By Jay Lund
(originally posted in 2015)
In some of the world’s driest places, atmospheric moisture is a major source of water for native ecosystems. Some algae, plants and insects in the Israeli and Namibian deserts get much of their water from fog, dew and humidity. The spines of some cacti species have evolved to collect fog droplets. California’s redwood forests derive a significant amount of their moisture from fog.
Some drought-minded California residents along the coast, perhaps yearning for a clear ocean view, have suggested harvesting fog as a water supply.
Globally, few places get drinking water from coastal fog. They are mostly rural areas with abundant fog but little other available water. Communities along the parched northern coast of Chile have captured fog for some of its water supply by erecting large fences of synthetic fiber cross-wise to the coastal wind. The condensate on the netting is channelled for collection and use.
Fog harvesting yields from 1 quart to 3 gallons of water daily per square yard of fog mesh .
What would this mean for a typical coastal household?
A household of three that uses 300 gallons a day would need 1,030 to 12,300 square feet of fog mesh . To fit on a typical single-family lot, the length of the fog fence would be limited to about 50 feet. That means the fence would need to stand 21 to 250 feet tall, about the height of the State Capitol dome.
Building such a fence would cost a household thousands of dollars and require cleaning (algae tends to grow on the mesh) and repair (the mesh becomes a big sail in a storm). Homeowners probably also would want a sizable water tank to fill for periods of clear weather.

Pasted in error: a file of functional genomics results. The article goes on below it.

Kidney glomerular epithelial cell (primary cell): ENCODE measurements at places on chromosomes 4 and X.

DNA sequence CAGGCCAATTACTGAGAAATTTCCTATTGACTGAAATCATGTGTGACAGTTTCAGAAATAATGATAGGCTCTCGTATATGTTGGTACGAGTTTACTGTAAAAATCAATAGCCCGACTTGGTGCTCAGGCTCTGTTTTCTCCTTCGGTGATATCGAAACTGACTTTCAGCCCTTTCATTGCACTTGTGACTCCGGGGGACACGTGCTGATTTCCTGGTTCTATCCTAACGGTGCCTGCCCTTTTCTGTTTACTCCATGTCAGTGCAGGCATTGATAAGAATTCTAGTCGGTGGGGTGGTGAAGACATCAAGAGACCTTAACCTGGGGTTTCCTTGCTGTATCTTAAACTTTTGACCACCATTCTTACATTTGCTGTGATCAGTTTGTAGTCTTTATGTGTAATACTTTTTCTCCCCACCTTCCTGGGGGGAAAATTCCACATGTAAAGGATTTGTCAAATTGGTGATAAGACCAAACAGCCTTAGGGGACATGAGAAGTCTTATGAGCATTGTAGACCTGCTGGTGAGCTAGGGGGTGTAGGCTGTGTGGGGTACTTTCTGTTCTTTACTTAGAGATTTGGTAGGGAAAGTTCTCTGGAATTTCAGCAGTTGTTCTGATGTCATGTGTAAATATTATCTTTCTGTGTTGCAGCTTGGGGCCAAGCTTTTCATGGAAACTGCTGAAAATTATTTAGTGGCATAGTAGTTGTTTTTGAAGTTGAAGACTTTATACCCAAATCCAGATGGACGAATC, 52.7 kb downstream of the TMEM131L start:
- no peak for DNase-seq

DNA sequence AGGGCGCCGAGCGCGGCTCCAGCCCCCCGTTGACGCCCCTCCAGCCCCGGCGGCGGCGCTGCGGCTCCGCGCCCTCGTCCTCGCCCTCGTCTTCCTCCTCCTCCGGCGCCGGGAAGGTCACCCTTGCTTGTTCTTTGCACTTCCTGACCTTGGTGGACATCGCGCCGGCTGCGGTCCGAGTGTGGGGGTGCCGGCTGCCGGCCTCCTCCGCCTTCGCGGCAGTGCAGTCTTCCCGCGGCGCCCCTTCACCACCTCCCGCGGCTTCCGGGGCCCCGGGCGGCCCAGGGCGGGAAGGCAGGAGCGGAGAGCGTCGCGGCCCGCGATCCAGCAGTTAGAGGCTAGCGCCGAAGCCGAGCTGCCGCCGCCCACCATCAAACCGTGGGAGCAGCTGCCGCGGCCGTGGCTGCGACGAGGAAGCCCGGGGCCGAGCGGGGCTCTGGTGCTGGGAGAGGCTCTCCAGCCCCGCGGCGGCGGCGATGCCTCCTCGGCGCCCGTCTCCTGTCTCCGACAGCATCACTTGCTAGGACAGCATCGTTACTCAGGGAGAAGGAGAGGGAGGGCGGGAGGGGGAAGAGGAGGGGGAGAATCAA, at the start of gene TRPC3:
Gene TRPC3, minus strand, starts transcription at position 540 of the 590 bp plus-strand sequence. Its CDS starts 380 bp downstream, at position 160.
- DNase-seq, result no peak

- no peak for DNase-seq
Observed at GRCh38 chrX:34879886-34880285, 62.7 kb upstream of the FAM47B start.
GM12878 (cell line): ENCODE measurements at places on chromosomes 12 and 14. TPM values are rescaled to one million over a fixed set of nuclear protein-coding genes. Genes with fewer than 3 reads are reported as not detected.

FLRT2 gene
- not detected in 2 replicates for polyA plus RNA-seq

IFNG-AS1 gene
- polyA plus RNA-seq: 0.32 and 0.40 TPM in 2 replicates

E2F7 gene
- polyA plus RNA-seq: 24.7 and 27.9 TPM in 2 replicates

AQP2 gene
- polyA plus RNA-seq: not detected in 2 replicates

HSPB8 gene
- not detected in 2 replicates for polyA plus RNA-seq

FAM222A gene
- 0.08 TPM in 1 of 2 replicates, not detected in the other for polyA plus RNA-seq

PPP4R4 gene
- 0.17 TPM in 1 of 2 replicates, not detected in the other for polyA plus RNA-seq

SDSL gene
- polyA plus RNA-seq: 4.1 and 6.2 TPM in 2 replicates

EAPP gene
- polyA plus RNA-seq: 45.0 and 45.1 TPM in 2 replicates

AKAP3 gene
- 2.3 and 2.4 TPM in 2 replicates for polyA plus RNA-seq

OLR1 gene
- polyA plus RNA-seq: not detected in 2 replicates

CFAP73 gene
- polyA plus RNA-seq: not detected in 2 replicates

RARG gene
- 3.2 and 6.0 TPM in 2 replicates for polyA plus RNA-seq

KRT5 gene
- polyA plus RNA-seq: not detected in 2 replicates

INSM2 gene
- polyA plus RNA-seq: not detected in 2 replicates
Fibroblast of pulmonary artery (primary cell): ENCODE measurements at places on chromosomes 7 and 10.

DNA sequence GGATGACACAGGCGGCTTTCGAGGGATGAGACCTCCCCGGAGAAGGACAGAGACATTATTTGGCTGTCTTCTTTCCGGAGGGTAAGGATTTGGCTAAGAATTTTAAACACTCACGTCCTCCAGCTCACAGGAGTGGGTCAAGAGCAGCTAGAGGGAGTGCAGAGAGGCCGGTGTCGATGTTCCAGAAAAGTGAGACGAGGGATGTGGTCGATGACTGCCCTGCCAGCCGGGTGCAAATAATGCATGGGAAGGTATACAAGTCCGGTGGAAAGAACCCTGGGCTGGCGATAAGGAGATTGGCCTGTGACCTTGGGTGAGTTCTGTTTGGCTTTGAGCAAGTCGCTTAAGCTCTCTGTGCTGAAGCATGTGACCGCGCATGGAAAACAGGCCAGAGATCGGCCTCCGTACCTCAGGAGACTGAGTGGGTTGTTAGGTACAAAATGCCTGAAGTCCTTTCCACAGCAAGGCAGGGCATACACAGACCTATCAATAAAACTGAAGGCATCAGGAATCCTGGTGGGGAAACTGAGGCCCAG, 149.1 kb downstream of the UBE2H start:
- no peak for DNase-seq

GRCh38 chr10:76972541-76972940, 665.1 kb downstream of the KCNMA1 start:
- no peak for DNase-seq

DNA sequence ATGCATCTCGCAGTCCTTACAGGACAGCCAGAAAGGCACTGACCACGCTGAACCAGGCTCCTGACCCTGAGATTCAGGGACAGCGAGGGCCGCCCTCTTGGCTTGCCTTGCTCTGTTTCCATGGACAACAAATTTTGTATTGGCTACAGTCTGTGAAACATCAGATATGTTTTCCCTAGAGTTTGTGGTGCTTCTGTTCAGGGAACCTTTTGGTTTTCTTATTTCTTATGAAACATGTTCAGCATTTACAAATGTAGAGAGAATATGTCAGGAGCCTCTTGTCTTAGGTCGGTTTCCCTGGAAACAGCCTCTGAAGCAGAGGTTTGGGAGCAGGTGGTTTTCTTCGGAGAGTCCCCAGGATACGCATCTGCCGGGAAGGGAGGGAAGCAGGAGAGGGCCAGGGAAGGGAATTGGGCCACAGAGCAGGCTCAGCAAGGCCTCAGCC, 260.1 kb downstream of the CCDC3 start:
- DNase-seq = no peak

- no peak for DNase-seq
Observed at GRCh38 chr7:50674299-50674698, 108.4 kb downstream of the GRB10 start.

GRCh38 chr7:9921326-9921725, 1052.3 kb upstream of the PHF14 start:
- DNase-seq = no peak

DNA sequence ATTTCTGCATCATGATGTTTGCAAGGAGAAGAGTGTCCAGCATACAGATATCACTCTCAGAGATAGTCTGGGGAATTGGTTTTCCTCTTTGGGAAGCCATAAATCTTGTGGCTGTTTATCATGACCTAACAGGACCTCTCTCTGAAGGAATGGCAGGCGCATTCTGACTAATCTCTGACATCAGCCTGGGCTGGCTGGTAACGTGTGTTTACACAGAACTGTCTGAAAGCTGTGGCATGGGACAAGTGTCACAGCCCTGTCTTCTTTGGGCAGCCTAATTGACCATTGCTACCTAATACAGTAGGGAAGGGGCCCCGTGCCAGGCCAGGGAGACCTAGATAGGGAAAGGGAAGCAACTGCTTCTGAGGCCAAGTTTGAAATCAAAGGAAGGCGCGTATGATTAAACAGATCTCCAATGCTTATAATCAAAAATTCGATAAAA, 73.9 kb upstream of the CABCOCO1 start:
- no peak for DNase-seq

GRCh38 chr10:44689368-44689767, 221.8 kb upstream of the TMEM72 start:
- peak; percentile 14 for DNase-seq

For virtually all homeowners, a fog water supply would almost always be costly and inconvenient. Some households might use fog as a supplemental supply, but it usually will be at a steep additional cost.
If these numbers were scaled up for San Francisco, population 800,000, the fog fence would need to cover 10 to 120 square miles, or 20 percent to 2.5 times the area of the city (47 square miles). Fog will unlikely be a major water supply for California.
But this is only for atmospheric fog. More petty forms of fog frequently blur discussions of water in California. If we could demistify some of this haze, we might condense our discussions and diminish our droughts.
Jay Lund is a professor of civil and environmental engineering and director of the Center for Watershed Sciences at UC Davis.
May 2016 update:
Oddly enough, apparently a SF Bay Area vodka maker is experimenting using fog-collected water in its distilling: $125 per bottle. At that price, I expect it is economical.
 The density of liquid water is 1,000 kg per cubic meter. The density of water in fog might range from 0.05 to 0.5 grams per cubic meter. If the fog mesh can wring 10 to 50 percent of the water from a coastal breeze blowing 2 miles per hour for half the day, then 1 cubic meter of fog mesh would produce roughly 1 cup to 2.5 gallons of water a day. Not a bad agreement between theory and practice.
 To meet a daily water demand of 300 gallons, the coastal household would need a giant square fog mesh of 32 to 111 feet on each side for a total area of 1,030 to 12,300 square feet, which is larger than most California houses.
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